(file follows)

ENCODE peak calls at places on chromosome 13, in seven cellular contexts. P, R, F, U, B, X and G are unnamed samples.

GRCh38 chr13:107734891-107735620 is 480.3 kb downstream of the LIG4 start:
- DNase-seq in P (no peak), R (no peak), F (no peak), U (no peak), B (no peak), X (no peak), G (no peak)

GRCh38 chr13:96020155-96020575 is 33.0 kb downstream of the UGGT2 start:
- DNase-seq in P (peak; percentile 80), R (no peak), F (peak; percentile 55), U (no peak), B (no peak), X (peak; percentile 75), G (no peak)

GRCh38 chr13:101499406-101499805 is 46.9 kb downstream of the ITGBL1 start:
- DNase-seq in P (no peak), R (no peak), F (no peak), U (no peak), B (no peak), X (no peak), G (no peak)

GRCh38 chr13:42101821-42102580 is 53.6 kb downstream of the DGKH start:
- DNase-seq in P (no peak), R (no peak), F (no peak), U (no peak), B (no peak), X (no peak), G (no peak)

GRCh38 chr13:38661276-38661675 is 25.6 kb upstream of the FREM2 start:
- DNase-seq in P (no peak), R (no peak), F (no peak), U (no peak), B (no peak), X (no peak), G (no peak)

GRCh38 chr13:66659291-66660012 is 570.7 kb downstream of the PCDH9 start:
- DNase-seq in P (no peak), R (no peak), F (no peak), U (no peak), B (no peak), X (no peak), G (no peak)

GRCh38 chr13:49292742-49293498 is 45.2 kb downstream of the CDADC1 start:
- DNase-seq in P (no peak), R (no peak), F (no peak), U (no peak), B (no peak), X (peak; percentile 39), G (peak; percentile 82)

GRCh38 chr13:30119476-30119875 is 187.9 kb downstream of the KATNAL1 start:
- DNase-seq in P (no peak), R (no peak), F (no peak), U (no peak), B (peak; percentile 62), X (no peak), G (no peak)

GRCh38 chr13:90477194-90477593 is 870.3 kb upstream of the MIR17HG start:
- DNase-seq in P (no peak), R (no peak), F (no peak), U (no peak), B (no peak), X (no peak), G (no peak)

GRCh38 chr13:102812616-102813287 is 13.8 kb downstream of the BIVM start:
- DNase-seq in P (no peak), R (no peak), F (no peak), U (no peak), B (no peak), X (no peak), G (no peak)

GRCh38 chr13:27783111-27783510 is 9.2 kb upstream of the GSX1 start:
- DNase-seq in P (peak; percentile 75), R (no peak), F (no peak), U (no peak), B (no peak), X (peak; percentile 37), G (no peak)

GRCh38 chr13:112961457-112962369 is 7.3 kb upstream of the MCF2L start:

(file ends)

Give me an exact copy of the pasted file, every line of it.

ENCODE peak calls at places on chromosome 13, in seven cellular contexts. P, R, F, U, B, X and G are unnamed samples.

GRCh38 chr13:107734891-107735620 is 480.3 kb downstream of the LIG4 start:
- DNase-seq in P (no peak), R (no peak), F (no peak), U (no peak), B (no peak), X (no peak), G (no peak)

GRCh38 chr13:96020155-96020575 is 33.0 kb downstream of the UGGT2 start:
- DNase-seq in P (peak; percentile 80), R (no peak), F (peak; percentile 55), U (no peak), B (no peak), X (peak; percentile 75), G (no peak)

GRCh38 chr13:101499406-101499805 is 46.9 kb downstream of the ITGBL1 start:
- DNase-seq in P (no peak), R (no peak), F (no peak), U (no peak), B (no peak), X (no peak), G (no peak)

GRCh38 chr13:42101821-42102580 is 53.6 kb downstream of the DGKH start:
- DNase-seq in P (no peak), R (no peak), F (no peak), U (no peak), B (no peak), X (no peak), G (no peak)

GRCh38 chr13:38661276-38661675 is 25.6 kb upstream of the FREM2 start:
- DNase-seq in P (no peak), R (no peak), F (no peak), U (no peak), B (no peak), X (no peak), G (no peak)

GRCh38 chr13:66659291-66660012 is 570.7 kb downstream of the PCDH9 start:
- DNase-seq in P (no peak), R (no peak), F (no peak), U (no peak), B (no peak), X (no peak), G (no peak)

GRCh38 chr13:49292742-49293498 is 45.2 kb downstream of the CDADC1 start:
- DNase-seq in P (no peak), R (no peak), F (no peak), U (no peak), B (no peak), X (peak; percentile 39), G (peak; percentile 82)

GRCh38 chr13:30119476-30119875 is 187.9 kb downstream of the KATNAL1 start:
- DNase-seq in P (no peak), R (no peak), F (no peak), U (no peak), B (peak; percentile 62), X (no peak), G (no peak)

GRCh38 chr13:90477194-90477593 is 870.3 kb upstream of the MIR17HG start:
- DNase-seq in P (no peak), R (no peak), F (no peak), U (no peak), B (no peak), X (no peak), G (no peak)

GRCh38 chr13:102812616-102813287 is 13.8 kb downstream of the BIVM start:
- DNase-seq in P (no peak), R (no peak), F (no peak), U (no peak), B (no peak), X (no peak), G (no peak)

GRCh38 chr13:27783111-27783510 is 9.2 kb upstream of the GSX1 start:
- DNase-seq in P (peak; percentile 75), R (no peak), F (no peak), U (no peak), B (no peak), X (peak; percentile 37), G (no peak)

GRCh38 chr13:112961457-112962369 is 7.3 kb upstream of the MCF2L start: